Parenting Styles Research Paper

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Parenting style is one of the factors when it comes to the brain development and well being of a child. A child may grow up in a manner with accordance on how his or her parents raised him or her as a child and what are the different parenting styles that are being used on them while they are growing up

According to the recent studies conducted by some Australian researchers, a positive parenting style might protect the kids from the negative effect that growing up in poverty is thought to have on their brain development.

With the use of magnetic resonance imaging (MRI) brain scans and academic indicators, the study team found out that there are differences in the brains of the kids growing up in the most disadvantaged environments. But those
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The study shows that the neighborhood, but no family-level and economic measures were associated with the differences in [the] brain development between early adolescence and late teen years. The most disadvantaged kids showed differences from others, particularly in the brain temporal lobes, which could affect stress, memory and language, according to JAMA Psychiatry.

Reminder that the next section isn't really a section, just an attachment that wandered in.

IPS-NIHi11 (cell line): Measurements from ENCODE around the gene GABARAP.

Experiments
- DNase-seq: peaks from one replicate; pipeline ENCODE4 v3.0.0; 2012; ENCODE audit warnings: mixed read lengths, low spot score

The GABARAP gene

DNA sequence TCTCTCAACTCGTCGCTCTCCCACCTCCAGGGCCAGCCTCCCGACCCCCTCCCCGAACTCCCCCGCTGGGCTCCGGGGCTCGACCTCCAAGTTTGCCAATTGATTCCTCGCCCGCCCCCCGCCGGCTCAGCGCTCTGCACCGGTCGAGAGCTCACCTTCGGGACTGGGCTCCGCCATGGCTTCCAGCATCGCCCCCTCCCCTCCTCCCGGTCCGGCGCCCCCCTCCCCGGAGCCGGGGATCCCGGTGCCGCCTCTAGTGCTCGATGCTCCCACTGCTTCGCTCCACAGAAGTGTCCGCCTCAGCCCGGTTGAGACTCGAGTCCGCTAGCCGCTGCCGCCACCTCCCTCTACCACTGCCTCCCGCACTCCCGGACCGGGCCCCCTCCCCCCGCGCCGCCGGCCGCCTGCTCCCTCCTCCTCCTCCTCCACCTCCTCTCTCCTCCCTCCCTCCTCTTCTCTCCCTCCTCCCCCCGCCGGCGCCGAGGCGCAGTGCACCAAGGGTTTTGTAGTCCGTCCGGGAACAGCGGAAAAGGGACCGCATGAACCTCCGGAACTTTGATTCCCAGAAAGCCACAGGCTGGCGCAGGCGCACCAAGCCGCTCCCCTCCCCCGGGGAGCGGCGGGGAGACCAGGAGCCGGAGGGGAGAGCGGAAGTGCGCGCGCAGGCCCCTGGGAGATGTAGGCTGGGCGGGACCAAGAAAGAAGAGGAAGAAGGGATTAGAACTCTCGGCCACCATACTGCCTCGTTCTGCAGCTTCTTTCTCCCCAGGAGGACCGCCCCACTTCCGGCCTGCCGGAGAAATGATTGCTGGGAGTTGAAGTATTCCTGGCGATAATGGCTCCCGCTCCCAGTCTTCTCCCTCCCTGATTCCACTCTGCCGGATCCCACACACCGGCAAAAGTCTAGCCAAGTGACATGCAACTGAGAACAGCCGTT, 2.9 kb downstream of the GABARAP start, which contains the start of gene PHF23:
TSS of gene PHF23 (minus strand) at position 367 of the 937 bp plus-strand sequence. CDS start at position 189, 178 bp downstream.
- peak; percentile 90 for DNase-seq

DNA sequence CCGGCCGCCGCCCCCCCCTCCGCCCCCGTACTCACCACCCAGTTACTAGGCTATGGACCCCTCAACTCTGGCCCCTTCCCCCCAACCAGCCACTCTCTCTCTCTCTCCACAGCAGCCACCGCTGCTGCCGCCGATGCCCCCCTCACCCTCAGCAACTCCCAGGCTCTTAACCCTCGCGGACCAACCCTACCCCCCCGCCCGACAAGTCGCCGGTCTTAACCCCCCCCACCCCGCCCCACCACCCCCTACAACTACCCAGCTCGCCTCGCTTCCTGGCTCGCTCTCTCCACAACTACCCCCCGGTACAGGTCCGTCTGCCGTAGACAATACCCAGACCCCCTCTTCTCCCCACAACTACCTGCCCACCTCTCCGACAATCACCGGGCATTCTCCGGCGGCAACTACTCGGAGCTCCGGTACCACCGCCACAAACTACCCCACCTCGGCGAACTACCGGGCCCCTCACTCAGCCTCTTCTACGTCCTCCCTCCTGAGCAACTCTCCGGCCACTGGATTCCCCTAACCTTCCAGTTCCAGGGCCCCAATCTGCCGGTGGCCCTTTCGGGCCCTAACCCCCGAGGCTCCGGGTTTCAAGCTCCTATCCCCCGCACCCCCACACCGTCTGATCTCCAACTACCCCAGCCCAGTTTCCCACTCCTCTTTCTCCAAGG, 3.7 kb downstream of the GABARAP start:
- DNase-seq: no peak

Allen said that adolescence is an important time for [the] brain development, particularly in terms of the factors that influence one’s life and the ability to regulate behavior and form relationships.

On the other side, positive parenting behaviors seemed to moderate the negative effects of the poor and negative environment, especially in the brain region which functions as the regulator of human emotions, the amygdala. In contrast, the combination of growing up in a disadvantaged neighborhood and low parental positivity was linked to increased odds of school school drop out, specifically
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He insisted that they need to work for political and social change to lift people out of poverty, but the ways to support the families can [also] be part of the picture.

Limitations of the study include the fact that parenting and socioeconomic circumstances were only assessed at one time point and also there are not data on brain development and other factors with regards to [the] adolescence that could influence the result. The study also doesn’t prove that poverty can cause differences to the brain development seen among teens or any changes that can be seen over time in an individual children.

According to Jamie Hanson of the University of Pittsburgh in Pennsylvania, and who has not involved in the study, the relationship between the environment and biology continues the conversation about the increased risks that is associated with low socioeconomic status, such as poor mental health, physical health, school readiness, academic success, high school completion, and job
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